Are You Financially Ready to Buy a Home?

Author: Terrilyn Moore |

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By Terrilyn Moore

For some future Home-Owners, talk about home purchasing has been put temporarily on hold because of the new mortgage rules. But most future home-owners have chased their dream of home-ownership more creatively: searching outside of the hot Toronto market or changing the home type to make it more affordable.

But are you financially ready to buy a home? For some, it feels like all their friends are buying homes, so they feel ready! For others, rent just went up again and they can’t wait another year.

Believe it or not, how much you are currently spending will determine if you’re ready to buy a property. Why? It’s simple. Not knowing your monthly expenses can get you in trouble. The first thing to do is determine how much you are spending on household expenses monthly (groceries, rent, entertainment, etc). The second step is to calculate your debt spend monthly (credit cards, loans, etc).

If you need a worksheet to help you through this process, check out our Rent vs. Buy Calculator.

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“I always say to my clients: save each month what it would cost you to run your own household while living at home with your parents.“, Terrilyn Moore, Mortgage Broker at The Mortgage Centre. “You wouldn’t believe how many people rise up to that challenge and in 6-12 months have been in the market.”

Knowing your current financial situation helps ensure you buy a home you can comfortably afford.

It can be scary for first time home buyers and that’s why it’s important to find a mortgage that you can live with.

For many first time home buyers, the temptation is to focus on location, neighbourhood perks, the perfect house in your choice of location. We encourage you to focus on the numbers first. It’s good business sense. Your starter home isn’t necessarily going to be your dream home.

With the new mortgage stress tests introduced by Ottawa in October, “We’ve had a couple of deals fall apart because the buyers thought they were qualified for a certain amount of money and they found out they didn’t qualify for as much as they thought they had.”, Roy Cocciollo, Broker/Owner,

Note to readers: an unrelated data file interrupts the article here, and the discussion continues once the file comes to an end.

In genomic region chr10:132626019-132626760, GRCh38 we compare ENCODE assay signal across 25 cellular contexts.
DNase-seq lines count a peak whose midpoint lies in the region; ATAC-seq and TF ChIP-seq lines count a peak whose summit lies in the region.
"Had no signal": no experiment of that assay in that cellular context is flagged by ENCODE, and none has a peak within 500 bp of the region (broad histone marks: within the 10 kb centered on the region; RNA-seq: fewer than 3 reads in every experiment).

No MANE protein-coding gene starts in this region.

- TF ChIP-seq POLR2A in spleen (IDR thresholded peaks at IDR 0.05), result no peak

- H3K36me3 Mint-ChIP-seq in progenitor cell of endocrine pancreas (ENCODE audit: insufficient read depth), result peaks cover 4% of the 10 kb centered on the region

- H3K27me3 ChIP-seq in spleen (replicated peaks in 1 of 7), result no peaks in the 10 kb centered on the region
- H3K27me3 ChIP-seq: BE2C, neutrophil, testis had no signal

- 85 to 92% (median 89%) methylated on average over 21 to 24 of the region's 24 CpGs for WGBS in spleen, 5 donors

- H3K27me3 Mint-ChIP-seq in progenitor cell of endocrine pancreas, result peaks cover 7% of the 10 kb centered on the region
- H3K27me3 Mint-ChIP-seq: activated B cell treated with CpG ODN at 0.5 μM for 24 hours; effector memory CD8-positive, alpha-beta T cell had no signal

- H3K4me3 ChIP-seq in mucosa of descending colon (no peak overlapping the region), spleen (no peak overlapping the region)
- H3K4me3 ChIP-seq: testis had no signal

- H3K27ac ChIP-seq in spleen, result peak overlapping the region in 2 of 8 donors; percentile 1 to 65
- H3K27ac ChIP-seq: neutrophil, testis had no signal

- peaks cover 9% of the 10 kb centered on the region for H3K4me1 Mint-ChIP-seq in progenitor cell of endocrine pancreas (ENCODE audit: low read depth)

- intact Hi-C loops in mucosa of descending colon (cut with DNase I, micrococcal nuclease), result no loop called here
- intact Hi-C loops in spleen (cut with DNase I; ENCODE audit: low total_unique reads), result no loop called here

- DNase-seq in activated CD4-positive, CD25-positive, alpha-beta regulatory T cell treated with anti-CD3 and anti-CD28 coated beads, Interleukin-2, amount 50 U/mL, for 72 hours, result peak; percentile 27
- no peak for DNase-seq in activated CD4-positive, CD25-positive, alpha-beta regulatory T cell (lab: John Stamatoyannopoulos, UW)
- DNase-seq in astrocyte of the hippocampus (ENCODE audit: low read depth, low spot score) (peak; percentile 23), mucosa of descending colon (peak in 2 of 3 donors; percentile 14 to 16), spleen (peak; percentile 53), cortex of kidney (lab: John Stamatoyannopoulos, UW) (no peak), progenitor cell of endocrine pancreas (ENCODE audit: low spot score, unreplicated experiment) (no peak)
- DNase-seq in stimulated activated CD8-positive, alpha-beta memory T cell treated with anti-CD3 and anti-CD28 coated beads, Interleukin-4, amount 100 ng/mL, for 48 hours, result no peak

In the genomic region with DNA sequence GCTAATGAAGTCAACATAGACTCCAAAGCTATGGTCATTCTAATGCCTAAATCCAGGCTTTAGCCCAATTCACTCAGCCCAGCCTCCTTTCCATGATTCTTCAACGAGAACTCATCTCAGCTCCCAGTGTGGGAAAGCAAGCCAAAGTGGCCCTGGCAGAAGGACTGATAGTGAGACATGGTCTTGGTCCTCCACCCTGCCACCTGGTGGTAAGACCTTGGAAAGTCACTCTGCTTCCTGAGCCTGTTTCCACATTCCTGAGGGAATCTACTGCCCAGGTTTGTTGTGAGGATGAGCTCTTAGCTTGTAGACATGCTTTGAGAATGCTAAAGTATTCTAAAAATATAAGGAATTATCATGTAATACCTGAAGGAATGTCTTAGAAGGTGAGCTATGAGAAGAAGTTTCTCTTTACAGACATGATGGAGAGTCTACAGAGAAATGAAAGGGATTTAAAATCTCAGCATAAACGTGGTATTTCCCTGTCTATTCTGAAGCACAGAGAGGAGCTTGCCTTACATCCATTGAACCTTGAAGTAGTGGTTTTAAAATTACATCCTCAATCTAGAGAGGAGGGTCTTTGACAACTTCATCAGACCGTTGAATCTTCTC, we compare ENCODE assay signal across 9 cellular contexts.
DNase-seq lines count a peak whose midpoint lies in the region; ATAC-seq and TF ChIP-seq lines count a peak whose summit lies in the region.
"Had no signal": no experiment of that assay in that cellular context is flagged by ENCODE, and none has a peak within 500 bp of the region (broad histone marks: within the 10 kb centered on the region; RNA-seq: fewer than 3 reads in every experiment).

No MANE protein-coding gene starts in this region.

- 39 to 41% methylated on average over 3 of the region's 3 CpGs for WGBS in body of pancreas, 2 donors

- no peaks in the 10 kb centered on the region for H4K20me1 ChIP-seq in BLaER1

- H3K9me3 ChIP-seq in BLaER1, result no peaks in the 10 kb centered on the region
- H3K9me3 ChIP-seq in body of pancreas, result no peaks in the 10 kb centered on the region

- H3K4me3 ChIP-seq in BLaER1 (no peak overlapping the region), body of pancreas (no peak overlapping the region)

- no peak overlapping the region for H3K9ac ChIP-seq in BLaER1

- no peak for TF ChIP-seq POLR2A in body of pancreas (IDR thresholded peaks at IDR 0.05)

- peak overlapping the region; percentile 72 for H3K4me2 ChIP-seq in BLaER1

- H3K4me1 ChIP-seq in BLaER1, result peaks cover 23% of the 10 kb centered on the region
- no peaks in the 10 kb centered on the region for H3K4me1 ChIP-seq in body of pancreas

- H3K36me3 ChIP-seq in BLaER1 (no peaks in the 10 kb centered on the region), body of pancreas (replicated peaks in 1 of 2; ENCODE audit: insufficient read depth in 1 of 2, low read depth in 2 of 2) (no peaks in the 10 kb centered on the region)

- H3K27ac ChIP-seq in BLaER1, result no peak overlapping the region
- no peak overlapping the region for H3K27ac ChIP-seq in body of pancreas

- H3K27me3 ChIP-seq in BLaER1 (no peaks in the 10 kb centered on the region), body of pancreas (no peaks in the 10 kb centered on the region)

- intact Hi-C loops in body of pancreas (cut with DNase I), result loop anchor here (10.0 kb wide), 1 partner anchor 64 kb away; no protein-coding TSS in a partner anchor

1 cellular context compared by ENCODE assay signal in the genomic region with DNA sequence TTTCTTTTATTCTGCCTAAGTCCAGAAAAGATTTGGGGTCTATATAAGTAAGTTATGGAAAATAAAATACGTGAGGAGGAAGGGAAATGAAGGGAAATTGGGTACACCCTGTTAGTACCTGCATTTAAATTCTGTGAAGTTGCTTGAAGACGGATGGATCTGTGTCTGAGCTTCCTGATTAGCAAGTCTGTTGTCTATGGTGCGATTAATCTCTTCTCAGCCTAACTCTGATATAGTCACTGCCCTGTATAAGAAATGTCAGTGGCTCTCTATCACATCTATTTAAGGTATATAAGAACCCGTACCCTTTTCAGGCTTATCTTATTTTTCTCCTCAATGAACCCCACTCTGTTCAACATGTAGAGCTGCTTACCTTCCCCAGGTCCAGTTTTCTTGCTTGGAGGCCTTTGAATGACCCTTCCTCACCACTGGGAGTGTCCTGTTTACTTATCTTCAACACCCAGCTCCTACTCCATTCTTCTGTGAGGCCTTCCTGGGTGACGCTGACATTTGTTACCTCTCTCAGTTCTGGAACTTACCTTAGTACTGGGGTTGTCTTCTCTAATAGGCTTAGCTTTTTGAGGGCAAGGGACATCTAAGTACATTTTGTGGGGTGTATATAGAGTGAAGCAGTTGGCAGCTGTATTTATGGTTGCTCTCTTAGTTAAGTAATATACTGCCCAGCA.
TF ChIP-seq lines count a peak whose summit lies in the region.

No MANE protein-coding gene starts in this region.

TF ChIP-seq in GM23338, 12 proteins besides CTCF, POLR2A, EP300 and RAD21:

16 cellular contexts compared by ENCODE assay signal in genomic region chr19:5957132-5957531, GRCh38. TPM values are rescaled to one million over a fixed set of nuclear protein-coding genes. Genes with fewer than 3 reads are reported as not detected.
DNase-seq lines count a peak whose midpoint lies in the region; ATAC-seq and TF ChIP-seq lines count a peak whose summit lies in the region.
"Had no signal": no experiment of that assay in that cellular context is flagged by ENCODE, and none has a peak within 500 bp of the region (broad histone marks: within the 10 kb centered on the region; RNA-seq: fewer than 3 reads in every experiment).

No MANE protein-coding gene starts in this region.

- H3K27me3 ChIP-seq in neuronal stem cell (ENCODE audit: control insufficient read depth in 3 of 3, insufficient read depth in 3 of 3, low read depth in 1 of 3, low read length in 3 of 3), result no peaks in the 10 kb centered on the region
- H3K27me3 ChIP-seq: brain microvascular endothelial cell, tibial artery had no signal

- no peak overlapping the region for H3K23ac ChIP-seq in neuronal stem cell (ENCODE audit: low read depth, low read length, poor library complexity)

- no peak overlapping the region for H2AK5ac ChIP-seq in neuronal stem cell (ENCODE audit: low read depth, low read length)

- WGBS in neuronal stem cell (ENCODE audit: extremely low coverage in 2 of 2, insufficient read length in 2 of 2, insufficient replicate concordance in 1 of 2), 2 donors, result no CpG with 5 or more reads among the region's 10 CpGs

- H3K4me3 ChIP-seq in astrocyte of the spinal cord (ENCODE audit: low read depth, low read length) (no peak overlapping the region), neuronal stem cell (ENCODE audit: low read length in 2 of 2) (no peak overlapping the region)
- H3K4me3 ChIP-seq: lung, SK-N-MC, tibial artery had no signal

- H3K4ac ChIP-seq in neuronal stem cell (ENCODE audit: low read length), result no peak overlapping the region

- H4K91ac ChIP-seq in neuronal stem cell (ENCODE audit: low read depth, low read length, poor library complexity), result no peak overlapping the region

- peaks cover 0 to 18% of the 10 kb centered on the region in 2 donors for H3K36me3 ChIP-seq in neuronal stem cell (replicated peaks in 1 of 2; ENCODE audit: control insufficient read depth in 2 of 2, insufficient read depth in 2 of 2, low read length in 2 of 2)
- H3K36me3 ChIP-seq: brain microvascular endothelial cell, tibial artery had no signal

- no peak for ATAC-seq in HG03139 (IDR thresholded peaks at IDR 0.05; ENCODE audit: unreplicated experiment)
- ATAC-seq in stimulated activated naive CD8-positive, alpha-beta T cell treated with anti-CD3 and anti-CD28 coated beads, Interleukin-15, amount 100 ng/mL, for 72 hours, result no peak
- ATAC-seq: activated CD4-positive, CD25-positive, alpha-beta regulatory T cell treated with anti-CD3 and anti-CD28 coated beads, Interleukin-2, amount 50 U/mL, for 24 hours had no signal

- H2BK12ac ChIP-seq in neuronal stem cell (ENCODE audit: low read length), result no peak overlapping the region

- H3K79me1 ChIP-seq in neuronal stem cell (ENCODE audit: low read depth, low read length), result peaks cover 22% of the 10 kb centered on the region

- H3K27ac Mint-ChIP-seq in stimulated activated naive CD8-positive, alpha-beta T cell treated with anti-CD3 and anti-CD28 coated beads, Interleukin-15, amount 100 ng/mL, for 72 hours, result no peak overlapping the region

If somebody qualified for $1M they’re only qualifying for $850,000 under the new rules. And don’t forget CMHC is hiking mortgage insurance premiums starting March 17.

Even with the help of government measures such as the doubling of the provincial land transfer tax rebate for first-time buyers, it’s a tough entry-level market.

Follow these 3 key steps and become financial ready to buy a home:

1. Debt-Free with a Healthy Emergency Fund
This ensures you can handle any unexpected expenses that come your way once you own a home. Three to six months of expenses should do the trick.

2. Have Your Down Payment plus a little extra

3. Pay Your Own Closing Costs
On average, closing costs can range from 2% to 5% of your home’s purchase price. For a $200,000 home, that’s anywhere between $4,000 and $10,000 to cover items like:

4. Save for Moving Expenses
You’re going to have plenty of moving expenses:

  • Boxes, bubble wrap and other moving supplies
  • Deposits for utilities
  • Cleaning supplies
  • Appliances that aren’t included in your home purchase
  • Any pre-move-in upgrades like painting, new furniture and closet organization

Don’t let new-home excitement cause you to overspend on items you don’t need right away.

Get Your Mortgage Pre-Approved

Obtaining a mortgage pre-approval can be a valuable first step to take before you begin your house search. To get your mortgage pre-approved, you will need:

  1. Your personal information, including identification such as your driver’s license
  2. Details on your current job and proof of your salary
  3. Information about your bank accounts, financial assets, current loans and other debts
  4. An indication of how much your down payment will be and where the money will be coming from
  5. Proof that you have enough money to cover the costs of closing the sale (usually between 1.5 to 4% of the cost of the house).


Trouble Qualifying for a Mortgage?

Sometimes, you just can’t afford the house you want. If that happens, you may want to:

  • Pay off some other loans or debts
  • Save up for a larger down payment
  • Revise your target house price

Your credit history tells mortgage providers about your financial past and how reliably you have paid your debts and bills. If you have no credit history, it is important to start building one — for example, by applying for a credit card. If you have a bad credit history, you will need to re-establish a good credit history by making debt payments regularly and on time. Do you need credit counselling?

Your Mortgage Broker Can Help!

Use our online homeownership calculators to evaluate your financial situation, determine how much house you can comfortably afford, and what your monthly payments will be:

Mortgage Affordability Calculator

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Compare different options and calculate how much your payments will be so you can find the mortgage that is right for you.

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For first time home buyers looking for their Dream Home this Spring 2017, it’s important to be aware of a potential increase in interest rates and the more stringent mortgage rules. If you have any other questions, give us a call and we’ll walk you through the mortgage process or visit /pages/contact-mortgage-brokers-consultants-toronto

Seek a mortgage professional and see where you fit in before you decide to buy your home. Our team is ready to help.
Give us a call (416) 640-0930 or send us an email to